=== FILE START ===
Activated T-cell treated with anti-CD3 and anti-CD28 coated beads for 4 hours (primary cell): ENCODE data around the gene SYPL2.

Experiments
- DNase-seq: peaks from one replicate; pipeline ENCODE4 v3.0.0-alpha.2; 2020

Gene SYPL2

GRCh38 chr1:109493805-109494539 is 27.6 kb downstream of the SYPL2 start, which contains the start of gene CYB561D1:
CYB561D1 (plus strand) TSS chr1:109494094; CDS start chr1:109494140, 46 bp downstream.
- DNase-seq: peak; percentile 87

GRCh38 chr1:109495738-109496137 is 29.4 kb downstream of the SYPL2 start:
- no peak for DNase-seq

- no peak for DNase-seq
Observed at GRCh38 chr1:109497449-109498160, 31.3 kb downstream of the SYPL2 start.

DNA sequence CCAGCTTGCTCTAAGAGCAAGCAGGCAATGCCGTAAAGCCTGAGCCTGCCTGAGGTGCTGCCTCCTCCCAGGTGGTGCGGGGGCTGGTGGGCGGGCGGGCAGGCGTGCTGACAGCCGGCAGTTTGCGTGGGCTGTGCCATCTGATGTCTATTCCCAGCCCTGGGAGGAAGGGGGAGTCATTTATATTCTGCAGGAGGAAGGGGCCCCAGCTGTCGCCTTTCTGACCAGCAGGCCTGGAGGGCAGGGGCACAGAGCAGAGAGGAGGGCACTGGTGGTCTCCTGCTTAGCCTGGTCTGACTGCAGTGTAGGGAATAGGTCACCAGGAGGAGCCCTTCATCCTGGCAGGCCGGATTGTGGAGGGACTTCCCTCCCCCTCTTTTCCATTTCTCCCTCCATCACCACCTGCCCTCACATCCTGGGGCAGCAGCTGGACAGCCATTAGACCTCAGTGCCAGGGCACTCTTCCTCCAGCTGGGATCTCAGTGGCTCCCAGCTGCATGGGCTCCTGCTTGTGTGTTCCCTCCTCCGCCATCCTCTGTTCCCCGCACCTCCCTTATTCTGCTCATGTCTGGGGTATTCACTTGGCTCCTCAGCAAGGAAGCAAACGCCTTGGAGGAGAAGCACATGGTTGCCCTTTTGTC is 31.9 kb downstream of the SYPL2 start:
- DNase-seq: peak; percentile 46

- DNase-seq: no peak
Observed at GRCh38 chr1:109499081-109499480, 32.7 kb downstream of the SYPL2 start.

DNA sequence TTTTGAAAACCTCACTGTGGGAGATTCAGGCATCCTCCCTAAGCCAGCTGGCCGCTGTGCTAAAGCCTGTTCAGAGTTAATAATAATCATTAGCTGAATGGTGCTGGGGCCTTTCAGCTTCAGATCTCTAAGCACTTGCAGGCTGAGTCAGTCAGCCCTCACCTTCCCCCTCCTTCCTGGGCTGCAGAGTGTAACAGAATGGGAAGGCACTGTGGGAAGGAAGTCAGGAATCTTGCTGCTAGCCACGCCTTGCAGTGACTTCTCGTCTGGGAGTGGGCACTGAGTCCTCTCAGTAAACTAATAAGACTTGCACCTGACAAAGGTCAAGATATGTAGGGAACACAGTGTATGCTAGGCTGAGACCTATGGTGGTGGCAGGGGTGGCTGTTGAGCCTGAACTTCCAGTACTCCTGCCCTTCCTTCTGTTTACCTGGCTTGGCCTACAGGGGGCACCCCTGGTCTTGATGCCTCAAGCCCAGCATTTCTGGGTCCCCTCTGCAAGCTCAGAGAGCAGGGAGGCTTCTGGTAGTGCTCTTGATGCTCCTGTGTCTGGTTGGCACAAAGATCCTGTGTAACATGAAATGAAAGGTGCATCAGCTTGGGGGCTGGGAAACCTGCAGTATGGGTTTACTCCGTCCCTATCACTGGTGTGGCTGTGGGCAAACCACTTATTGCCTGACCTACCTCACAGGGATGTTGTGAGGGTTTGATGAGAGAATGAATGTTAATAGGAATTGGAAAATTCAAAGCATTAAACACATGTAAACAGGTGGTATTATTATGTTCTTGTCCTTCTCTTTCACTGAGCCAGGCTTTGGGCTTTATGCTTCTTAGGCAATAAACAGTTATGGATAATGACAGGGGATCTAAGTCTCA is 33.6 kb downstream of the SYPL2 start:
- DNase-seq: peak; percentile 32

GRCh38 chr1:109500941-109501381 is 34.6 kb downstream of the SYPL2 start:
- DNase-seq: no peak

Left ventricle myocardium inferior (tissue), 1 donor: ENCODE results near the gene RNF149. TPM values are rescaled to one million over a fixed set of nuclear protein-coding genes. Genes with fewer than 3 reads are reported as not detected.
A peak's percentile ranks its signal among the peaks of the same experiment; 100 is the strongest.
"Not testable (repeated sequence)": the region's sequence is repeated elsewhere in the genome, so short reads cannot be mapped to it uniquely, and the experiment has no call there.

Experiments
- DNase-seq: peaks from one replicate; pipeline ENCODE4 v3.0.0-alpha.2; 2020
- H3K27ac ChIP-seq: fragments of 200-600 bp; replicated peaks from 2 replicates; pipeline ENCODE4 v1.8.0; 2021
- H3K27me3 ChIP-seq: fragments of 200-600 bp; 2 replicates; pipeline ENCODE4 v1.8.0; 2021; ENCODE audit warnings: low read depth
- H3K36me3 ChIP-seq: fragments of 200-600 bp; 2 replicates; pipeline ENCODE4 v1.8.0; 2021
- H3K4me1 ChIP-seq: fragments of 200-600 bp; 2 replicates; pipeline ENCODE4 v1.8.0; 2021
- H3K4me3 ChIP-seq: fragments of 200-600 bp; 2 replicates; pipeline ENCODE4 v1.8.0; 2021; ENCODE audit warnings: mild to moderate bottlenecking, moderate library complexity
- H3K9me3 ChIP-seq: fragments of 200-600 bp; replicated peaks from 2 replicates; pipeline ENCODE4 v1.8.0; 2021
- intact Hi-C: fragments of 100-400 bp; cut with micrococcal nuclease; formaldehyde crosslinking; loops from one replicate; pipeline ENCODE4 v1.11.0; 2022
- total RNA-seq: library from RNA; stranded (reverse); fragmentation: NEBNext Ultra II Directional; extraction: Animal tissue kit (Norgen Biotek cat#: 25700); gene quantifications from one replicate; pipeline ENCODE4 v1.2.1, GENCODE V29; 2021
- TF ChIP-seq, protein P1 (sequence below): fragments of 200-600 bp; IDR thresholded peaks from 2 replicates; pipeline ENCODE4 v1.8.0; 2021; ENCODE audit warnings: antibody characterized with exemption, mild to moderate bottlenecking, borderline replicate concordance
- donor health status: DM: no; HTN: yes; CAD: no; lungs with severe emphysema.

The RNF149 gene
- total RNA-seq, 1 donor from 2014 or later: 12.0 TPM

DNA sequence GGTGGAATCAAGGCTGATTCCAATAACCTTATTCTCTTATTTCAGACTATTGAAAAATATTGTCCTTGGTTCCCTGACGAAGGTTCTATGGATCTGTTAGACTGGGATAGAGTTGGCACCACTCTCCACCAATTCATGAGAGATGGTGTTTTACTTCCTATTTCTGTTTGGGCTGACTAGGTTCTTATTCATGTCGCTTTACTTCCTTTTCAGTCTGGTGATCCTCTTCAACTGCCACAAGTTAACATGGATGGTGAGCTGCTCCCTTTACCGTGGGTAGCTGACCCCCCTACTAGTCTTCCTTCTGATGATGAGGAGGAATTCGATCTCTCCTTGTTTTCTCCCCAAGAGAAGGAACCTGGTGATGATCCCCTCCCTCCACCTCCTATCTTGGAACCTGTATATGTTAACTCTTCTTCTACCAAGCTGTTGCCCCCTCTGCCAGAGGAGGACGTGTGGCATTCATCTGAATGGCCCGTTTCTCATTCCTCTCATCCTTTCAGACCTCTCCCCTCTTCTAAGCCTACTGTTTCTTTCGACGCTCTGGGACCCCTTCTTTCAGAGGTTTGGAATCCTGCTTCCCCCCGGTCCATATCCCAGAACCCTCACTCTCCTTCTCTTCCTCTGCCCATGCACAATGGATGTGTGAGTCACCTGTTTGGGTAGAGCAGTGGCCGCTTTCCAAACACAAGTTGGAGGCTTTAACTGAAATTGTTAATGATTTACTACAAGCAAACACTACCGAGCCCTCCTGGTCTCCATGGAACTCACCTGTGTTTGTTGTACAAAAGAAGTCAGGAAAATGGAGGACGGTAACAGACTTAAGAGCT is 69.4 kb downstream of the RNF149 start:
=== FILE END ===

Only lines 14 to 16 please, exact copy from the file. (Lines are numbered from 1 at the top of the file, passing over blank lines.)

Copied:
- DNase-seq: no peak
Observed at GRCh38 chr1:109499081-109499480, 32.7 kb downstream of the SYPL2 start.

DNA sequence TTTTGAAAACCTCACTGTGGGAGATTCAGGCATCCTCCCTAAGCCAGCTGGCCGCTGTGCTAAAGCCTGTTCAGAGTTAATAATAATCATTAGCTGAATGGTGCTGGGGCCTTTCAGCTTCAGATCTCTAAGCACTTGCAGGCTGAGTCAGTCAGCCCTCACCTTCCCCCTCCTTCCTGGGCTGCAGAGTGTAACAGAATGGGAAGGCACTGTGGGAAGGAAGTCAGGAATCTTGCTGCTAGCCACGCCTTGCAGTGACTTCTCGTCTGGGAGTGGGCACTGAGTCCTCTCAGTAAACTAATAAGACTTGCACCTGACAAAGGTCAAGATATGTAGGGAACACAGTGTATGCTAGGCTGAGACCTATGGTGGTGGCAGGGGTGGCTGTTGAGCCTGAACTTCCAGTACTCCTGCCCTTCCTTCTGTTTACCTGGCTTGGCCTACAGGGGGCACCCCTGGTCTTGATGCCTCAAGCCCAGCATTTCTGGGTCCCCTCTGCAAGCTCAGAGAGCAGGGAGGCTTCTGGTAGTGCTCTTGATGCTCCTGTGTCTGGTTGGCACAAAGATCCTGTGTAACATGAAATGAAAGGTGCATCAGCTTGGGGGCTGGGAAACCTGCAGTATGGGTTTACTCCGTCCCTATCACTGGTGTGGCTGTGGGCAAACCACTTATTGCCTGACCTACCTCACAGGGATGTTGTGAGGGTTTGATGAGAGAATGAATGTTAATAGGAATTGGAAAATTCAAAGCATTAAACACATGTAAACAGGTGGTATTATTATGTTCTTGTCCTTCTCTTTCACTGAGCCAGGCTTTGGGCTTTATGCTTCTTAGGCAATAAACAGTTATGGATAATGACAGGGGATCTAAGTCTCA is 33.6 kb downstream of the SYPL2 start: